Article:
Micromanagement Games

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I’ve dabbled here and there in the world of micromanagement games, and most of my products and code usually always steer clear from offering the user too many options. So being on board a project such as a micromanagement game/app, there was a lot of things I needed to learn in terms of aesthetics as allowing a human as much customization as possible is difficult. You don’t really want to give them too much freedom as that opens up your game to a plethora of holes and pitfalls that a user can claim would “break” the very basic mechanics.

One of the quickest problems you run into especially with this genre is automation. After a certain point the user is going to get tired of constantly tapping the same level with no further extra accomplishment. So how do you really gauge when to start auto tapping for them? You give them a goal, and when they get to it you reward them for their efforts by taking that responsibility off their hands for them. Seems easy in theory, but then you add the multiple layers of k-level thinking that humans go through when trying to find the most efficient way to achieve something (ironically wanting to make the best use of their time while simultaneously playing a game designed to occupy their time).

Cue the reckless global use of In-App purchases. 

in app purchase

Woah woah woah, hold on, hear me out for a second. We all know how much the average app user *hates* In-App purchases. It gives the casual gamer that feeling when they see a game with a tonne of DLC released. As if you’re paying for an unfinished game than have to buy credits, or cash, or tokens, or gems, or crystals just to revive your fuzzy gumdrop cinnamon stick warrior in the temple of caffeine so that you’re better than the other guy. I get it. Most companies who use In-App purchases are doing it wrong. In my perspective, the only purpose for these in-game currencies should be to speed up things abnormally rather than unlock something that the user could never get naturally.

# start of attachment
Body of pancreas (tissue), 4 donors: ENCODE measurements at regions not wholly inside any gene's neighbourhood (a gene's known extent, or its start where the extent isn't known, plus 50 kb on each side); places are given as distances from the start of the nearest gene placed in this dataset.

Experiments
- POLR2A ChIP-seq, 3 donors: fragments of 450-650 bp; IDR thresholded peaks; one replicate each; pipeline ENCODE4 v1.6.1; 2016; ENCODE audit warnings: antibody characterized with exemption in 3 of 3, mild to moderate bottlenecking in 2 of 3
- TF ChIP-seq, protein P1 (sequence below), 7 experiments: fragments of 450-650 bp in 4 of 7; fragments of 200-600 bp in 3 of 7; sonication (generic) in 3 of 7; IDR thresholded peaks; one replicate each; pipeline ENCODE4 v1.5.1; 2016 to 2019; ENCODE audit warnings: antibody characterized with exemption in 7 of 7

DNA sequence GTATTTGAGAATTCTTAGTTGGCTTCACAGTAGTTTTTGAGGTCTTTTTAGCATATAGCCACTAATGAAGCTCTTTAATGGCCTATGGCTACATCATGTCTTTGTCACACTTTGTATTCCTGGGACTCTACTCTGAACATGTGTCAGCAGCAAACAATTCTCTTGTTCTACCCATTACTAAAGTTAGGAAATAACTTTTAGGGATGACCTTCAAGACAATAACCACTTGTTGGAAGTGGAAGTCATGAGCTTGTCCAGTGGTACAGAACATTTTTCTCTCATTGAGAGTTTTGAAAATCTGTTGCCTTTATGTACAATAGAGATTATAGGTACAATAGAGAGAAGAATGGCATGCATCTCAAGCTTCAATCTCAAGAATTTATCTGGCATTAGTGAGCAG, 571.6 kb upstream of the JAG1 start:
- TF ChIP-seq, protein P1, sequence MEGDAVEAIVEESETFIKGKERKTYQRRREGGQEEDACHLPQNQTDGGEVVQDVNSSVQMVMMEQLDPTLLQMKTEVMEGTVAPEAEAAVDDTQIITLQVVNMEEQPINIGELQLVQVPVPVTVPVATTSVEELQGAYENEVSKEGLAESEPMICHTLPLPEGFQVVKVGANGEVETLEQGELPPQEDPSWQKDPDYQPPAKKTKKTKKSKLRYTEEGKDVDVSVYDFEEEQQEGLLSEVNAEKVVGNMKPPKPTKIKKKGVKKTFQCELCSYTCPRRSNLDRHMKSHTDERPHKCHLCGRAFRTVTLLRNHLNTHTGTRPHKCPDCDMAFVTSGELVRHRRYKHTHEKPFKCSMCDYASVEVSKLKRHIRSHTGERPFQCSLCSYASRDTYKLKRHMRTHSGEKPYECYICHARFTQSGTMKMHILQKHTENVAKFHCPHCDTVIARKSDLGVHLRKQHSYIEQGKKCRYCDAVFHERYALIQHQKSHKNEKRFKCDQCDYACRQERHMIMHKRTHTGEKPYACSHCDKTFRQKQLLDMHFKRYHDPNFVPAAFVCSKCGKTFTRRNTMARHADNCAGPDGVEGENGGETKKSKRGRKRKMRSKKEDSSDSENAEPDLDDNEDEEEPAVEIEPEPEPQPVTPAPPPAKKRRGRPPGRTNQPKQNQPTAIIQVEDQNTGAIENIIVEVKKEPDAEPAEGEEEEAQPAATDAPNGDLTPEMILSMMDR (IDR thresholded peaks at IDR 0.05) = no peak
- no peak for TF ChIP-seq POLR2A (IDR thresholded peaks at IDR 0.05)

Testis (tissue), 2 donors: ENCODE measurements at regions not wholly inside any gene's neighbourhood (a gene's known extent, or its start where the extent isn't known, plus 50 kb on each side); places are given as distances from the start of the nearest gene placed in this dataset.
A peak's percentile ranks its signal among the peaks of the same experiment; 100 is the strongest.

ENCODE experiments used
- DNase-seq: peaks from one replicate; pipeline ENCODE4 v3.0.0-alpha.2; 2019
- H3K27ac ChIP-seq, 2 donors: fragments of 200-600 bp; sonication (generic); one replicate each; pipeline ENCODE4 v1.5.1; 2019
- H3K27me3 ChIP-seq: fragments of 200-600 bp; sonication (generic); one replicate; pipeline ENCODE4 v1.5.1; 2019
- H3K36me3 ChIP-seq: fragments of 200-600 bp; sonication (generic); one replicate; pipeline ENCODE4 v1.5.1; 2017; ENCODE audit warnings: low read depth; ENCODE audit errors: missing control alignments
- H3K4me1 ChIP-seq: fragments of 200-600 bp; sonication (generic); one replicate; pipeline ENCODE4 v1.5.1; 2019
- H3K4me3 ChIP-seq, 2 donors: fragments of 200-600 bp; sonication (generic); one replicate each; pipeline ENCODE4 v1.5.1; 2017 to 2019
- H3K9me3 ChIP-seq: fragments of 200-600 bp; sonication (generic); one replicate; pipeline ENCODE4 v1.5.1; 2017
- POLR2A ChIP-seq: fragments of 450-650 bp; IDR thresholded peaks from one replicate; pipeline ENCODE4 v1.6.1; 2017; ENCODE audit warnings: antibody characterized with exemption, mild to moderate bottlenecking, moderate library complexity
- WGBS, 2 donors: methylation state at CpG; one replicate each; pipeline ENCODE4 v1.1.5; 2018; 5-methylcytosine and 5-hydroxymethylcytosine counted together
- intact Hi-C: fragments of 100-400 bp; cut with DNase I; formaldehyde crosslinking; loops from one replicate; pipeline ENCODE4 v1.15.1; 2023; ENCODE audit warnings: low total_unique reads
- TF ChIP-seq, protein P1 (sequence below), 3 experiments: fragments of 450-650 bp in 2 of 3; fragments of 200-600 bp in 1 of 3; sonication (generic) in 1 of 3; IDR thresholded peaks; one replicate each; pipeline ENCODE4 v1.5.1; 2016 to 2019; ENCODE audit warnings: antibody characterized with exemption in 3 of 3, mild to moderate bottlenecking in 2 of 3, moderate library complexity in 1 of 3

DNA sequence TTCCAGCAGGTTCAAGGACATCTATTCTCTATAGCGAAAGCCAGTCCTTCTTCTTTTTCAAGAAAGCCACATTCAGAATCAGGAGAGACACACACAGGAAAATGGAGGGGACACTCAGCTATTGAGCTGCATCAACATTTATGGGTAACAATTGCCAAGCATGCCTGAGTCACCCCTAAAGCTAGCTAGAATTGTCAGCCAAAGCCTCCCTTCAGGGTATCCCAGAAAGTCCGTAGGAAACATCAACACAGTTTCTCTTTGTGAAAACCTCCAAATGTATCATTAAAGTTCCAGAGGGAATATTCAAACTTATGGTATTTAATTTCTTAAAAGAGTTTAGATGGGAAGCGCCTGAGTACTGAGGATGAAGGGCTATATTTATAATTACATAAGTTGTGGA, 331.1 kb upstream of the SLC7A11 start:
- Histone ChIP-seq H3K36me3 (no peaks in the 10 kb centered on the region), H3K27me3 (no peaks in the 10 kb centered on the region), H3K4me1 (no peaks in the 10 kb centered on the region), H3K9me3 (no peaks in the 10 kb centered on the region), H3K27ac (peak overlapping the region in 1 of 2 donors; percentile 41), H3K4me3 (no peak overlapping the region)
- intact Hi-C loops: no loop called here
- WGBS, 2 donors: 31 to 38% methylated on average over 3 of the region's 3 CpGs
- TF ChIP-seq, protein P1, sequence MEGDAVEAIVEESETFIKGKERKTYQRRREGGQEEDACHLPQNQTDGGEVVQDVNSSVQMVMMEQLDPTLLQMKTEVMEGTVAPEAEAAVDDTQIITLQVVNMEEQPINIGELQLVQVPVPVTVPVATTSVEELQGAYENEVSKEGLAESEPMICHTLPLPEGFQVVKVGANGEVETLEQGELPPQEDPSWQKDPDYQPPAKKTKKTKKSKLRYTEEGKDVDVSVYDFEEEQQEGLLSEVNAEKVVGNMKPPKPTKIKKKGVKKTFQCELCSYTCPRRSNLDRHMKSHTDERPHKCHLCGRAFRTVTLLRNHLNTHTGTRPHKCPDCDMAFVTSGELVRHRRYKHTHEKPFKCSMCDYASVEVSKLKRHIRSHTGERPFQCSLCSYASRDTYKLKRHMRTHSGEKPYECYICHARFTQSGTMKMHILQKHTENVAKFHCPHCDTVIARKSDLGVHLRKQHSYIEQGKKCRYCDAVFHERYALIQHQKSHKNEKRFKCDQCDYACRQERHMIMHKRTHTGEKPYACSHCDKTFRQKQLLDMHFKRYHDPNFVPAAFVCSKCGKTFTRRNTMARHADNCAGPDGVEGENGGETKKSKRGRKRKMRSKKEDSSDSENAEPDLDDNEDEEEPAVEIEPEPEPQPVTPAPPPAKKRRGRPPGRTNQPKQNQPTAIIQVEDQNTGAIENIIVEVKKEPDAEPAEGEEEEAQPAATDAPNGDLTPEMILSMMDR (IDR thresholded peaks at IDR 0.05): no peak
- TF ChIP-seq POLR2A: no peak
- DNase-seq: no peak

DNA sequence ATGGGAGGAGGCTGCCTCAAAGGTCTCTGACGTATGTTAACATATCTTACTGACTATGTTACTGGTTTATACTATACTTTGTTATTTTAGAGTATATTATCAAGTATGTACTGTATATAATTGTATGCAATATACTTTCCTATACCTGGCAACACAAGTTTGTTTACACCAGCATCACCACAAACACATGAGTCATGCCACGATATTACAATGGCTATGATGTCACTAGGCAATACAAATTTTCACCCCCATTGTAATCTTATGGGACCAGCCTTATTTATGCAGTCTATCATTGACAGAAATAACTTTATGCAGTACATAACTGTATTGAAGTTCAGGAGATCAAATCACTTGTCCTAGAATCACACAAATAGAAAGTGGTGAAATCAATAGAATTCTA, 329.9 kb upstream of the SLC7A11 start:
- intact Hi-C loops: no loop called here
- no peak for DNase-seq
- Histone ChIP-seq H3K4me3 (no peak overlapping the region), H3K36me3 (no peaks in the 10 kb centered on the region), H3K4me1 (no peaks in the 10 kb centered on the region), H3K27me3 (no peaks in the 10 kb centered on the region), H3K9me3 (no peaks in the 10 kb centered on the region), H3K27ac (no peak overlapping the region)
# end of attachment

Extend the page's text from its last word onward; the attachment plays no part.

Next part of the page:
For example, instead of forcing the player to upgrade their defence tower with in-game credits so that they have a chance at beating a wave of bosses, offer the in-game credits as something they can use if they don’t want to spend the time upgrading every tower to their maximum level just to be able to have a fighting chance. A lot of players refer to it as a paywall, but in reality it’s more plainly just a wall. Even if you pay, you now feel less accomplished for doing anything. Sometimes the concept of paying to be a better player than another is exciting to humans with lots of cash to spend, but if you’re the average player that likes to squeeze every last bit of play through out of something, having to pay just blocks you.

In-App purchases work when they are integrated properly and offer help to the player, not solely on additives. So yeah I guess what i’m trying to say is, it’s hard to make games and stuff.

 

Removing Indecision

Incoming ramble post, TL;DR just roll a dice.